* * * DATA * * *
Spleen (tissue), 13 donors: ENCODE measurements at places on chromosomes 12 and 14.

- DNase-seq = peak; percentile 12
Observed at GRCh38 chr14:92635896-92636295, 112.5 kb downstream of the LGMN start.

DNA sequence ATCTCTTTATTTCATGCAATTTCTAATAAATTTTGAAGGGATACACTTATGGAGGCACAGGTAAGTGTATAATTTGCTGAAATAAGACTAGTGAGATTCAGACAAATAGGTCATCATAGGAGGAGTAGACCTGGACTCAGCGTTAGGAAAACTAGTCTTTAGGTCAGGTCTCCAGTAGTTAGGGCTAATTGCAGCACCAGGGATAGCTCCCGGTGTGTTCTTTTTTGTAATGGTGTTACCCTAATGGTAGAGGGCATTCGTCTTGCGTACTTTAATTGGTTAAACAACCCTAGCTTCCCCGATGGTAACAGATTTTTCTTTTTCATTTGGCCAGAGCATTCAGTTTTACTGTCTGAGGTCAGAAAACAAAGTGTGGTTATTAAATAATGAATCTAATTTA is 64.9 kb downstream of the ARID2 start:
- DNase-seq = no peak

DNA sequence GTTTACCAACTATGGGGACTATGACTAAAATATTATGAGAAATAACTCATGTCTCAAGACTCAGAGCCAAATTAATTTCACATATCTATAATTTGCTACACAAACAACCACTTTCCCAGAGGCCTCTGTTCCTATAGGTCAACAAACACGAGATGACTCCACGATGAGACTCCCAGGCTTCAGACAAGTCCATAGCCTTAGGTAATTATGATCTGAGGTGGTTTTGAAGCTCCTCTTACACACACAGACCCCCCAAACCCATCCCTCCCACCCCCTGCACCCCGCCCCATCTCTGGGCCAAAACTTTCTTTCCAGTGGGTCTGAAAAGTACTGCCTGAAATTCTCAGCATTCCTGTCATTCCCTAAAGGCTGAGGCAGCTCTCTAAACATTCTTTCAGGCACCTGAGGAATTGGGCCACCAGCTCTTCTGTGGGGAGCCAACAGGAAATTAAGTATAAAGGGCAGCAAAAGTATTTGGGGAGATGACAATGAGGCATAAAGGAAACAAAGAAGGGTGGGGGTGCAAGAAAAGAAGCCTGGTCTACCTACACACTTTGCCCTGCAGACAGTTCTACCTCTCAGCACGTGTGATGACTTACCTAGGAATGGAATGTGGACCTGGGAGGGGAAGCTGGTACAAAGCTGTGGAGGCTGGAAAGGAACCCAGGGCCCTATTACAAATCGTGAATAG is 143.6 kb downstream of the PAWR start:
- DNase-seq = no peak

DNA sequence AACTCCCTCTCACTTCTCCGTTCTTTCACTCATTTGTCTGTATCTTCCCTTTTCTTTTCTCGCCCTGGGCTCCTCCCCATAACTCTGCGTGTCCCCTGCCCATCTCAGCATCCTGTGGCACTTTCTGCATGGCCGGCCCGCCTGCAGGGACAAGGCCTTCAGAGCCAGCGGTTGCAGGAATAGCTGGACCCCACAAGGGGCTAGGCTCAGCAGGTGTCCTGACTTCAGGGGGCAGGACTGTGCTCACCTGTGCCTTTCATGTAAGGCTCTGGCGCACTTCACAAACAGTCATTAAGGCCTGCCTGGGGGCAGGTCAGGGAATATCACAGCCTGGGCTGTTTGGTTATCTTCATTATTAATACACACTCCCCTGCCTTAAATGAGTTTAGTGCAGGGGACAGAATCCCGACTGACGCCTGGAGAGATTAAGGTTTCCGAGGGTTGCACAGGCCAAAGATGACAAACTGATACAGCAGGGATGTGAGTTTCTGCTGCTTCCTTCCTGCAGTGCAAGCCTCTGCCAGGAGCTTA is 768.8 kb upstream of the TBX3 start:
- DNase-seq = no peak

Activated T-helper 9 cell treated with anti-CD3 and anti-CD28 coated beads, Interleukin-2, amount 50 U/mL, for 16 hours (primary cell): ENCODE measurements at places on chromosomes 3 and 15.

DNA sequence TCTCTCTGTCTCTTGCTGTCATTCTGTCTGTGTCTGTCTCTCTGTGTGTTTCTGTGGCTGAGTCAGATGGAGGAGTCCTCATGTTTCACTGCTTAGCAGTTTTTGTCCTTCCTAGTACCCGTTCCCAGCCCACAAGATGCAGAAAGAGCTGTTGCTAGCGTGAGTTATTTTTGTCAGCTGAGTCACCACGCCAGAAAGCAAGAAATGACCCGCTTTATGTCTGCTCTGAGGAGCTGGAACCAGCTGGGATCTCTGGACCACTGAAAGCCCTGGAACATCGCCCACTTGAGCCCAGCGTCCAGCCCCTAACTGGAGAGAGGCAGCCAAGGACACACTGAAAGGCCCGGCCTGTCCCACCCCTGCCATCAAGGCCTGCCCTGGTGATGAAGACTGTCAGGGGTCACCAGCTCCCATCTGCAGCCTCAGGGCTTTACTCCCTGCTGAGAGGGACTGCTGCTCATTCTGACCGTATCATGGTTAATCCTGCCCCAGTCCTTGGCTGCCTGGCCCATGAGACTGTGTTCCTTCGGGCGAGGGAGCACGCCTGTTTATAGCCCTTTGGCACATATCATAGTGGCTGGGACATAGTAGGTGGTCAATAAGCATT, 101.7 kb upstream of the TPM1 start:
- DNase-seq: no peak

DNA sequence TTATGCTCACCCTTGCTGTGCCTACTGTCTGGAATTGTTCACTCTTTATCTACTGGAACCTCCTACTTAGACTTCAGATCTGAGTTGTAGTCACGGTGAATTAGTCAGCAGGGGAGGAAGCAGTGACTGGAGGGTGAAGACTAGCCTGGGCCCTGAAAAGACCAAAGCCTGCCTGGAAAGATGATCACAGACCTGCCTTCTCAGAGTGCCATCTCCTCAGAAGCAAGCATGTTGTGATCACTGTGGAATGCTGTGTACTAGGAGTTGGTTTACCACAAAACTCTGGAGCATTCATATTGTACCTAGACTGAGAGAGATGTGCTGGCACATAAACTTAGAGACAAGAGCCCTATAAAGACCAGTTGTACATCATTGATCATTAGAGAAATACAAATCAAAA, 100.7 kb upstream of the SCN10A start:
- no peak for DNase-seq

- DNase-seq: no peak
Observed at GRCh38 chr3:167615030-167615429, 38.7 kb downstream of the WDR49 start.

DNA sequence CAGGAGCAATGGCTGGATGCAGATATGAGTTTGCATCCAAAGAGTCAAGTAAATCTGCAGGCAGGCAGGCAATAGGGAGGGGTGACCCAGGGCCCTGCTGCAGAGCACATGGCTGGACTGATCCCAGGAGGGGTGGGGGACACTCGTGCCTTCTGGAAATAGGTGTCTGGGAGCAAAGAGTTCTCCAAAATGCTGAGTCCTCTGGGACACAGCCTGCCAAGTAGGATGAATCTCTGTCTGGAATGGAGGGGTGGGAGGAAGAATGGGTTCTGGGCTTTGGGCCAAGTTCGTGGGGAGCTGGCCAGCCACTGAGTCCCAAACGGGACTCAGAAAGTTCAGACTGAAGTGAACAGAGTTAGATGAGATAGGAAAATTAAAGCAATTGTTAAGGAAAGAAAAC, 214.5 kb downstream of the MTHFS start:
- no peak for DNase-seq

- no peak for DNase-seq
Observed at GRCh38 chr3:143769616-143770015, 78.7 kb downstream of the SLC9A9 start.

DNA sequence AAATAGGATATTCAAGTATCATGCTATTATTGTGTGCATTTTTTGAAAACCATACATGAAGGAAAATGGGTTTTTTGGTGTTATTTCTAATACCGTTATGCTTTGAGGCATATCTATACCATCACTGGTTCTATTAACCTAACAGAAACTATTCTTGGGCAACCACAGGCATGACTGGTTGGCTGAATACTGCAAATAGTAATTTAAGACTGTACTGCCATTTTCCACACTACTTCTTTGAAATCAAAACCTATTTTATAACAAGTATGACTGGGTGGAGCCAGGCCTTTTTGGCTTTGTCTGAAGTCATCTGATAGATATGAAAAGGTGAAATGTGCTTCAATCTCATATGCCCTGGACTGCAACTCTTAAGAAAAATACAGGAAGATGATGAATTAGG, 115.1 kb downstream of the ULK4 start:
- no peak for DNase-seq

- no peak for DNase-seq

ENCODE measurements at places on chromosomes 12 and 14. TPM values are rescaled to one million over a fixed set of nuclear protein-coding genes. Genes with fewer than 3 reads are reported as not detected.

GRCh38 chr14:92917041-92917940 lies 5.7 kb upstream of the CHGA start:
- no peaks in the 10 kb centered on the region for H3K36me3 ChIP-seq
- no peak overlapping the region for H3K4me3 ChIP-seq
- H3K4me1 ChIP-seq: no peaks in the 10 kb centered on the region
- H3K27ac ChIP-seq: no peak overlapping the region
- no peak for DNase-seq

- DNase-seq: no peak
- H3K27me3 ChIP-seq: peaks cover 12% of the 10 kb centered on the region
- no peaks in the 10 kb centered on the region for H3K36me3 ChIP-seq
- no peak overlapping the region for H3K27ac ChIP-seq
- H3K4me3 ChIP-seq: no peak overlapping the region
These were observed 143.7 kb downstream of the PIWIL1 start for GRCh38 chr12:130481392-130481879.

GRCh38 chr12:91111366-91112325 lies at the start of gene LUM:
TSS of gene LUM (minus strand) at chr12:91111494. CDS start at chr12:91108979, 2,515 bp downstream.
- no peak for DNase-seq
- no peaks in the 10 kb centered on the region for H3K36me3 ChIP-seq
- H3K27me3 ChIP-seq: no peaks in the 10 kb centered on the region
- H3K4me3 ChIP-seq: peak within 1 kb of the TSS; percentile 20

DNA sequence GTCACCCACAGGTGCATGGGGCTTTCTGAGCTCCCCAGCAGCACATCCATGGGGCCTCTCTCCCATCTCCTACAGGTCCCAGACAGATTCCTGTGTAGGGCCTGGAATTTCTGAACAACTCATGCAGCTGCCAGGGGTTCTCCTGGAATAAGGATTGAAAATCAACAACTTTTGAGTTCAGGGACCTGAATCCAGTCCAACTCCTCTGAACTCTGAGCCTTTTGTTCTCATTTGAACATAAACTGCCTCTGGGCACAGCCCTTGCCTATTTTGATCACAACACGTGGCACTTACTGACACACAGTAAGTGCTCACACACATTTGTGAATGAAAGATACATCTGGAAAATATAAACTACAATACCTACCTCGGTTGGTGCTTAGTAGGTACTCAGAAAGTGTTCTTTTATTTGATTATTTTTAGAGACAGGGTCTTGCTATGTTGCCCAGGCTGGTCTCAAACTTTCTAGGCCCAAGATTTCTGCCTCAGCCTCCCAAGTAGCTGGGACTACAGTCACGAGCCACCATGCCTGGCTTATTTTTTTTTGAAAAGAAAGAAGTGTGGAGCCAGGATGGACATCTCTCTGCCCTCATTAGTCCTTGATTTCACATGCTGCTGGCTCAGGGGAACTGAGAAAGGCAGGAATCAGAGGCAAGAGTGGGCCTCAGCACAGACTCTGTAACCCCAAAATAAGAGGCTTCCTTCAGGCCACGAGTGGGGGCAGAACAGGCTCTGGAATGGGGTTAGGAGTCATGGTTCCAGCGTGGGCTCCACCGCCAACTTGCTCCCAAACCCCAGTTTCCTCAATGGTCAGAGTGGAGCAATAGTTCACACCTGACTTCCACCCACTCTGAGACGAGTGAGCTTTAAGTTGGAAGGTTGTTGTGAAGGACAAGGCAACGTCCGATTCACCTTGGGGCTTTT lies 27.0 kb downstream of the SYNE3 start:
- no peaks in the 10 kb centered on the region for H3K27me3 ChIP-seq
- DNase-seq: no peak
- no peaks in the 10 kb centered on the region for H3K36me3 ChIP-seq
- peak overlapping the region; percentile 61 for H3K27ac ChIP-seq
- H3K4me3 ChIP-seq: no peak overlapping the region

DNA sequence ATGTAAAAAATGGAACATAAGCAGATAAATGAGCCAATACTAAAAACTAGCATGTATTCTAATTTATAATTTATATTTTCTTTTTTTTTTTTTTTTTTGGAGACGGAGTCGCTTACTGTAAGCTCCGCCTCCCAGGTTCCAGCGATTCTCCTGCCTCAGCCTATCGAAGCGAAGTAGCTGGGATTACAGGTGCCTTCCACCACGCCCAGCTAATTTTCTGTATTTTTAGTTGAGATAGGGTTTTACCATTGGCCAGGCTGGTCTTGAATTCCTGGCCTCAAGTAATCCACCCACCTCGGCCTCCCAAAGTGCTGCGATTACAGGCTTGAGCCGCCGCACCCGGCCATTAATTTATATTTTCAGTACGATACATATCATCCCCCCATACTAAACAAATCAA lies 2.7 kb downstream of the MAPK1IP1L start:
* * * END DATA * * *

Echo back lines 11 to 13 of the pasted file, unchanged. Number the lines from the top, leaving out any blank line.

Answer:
DNA sequence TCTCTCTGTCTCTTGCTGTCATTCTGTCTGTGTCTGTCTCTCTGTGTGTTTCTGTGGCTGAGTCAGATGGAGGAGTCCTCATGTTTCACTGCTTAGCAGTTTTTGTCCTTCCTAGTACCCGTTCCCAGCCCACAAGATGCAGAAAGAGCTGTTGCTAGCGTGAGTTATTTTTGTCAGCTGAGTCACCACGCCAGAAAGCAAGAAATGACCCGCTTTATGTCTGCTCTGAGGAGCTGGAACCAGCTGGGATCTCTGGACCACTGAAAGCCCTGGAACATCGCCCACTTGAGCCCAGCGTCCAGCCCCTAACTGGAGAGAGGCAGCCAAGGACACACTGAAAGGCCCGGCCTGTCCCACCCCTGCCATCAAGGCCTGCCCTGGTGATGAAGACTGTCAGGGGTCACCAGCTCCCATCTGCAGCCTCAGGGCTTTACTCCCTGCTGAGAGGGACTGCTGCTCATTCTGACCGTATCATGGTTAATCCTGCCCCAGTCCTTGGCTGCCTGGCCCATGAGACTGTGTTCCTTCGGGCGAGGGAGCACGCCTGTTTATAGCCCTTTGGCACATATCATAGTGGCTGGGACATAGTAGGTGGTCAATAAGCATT, 101.7 kb upstream of the TPM1 start:
- DNase-seq: no peak

DNA sequence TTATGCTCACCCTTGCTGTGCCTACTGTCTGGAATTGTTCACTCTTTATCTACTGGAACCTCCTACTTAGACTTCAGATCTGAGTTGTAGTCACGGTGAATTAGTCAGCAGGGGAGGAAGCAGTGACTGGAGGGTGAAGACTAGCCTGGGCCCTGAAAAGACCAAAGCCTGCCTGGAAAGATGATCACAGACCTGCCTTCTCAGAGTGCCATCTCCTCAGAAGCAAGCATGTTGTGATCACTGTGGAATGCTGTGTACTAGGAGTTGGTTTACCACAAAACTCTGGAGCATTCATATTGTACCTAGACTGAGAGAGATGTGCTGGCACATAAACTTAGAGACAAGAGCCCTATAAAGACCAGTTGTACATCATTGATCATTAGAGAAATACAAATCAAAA, 100.7 kb upstream of the SCN10A start: